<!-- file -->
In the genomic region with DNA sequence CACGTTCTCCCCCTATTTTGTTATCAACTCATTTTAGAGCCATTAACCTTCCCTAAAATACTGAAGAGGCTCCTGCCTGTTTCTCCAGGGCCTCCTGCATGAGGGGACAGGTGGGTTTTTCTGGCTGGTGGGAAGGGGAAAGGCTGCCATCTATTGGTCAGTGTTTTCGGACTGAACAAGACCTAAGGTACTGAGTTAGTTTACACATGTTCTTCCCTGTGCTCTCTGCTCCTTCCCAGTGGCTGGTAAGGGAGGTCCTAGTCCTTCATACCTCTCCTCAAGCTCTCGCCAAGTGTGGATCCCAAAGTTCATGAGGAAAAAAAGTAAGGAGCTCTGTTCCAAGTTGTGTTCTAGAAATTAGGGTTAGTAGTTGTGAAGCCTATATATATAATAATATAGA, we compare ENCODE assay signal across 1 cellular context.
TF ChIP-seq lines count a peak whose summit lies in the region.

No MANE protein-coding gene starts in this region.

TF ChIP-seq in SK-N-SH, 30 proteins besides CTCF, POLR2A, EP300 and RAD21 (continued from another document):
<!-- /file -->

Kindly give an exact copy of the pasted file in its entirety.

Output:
In the genomic region with DNA sequence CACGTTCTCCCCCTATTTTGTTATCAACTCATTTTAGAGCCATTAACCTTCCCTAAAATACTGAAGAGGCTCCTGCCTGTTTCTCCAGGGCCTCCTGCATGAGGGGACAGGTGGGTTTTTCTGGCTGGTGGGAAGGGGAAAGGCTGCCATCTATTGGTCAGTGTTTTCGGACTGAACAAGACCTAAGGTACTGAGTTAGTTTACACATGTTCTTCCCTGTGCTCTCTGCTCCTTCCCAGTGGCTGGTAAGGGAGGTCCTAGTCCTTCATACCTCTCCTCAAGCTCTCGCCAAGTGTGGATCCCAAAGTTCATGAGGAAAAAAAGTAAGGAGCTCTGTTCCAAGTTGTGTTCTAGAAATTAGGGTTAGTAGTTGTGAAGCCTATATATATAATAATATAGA, we compare ENCODE assay signal across 1 cellular context.
TF ChIP-seq lines count a peak whose summit lies in the region.

No MANE protein-coding gene starts in this region.

TF ChIP-seq in SK-N-SH, 30 proteins besides CTCF, POLR2A, EP300 and RAD21 (continued from another document):